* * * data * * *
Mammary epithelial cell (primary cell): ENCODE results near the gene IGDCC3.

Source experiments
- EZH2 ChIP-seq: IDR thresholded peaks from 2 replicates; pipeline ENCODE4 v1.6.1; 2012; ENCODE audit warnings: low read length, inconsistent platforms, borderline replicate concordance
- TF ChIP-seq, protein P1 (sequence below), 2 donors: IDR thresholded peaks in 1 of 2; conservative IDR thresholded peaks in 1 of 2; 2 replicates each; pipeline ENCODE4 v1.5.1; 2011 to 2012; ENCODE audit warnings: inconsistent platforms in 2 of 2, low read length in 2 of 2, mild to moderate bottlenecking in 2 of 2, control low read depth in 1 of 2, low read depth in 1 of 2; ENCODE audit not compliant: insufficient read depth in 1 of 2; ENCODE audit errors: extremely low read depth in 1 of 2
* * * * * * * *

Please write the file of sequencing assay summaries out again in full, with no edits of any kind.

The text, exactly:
Mammary epithelial cell (primary cell): ENCODE results near the gene IGDCC3.

Source experiments
- EZH2 ChIP-seq: IDR thresholded peaks from 2 replicates; pipeline ENCODE4 v1.6.1; 2012; ENCODE audit warnings: low read length, inconsistent platforms, borderline replicate concordance
- TF ChIP-seq, protein P1 (sequence below), 2 donors: IDR thresholded peaks in 1 of 2; conservative IDR thresholded peaks in 1 of 2; 2 replicates each; pipeline ENCODE4 v1.5.1; 2011 to 2012; ENCODE audit warnings: inconsistent platforms in 2 of 2, low read length in 2 of 2, mild to moderate bottlenecking in 2 of 2, control low read depth in 1 of 2, low read depth in 1 of 2; ENCODE audit not compliant: insufficient read depth in 1 of 2; ENCODE audit errors: extremely low read depth in 1 of 2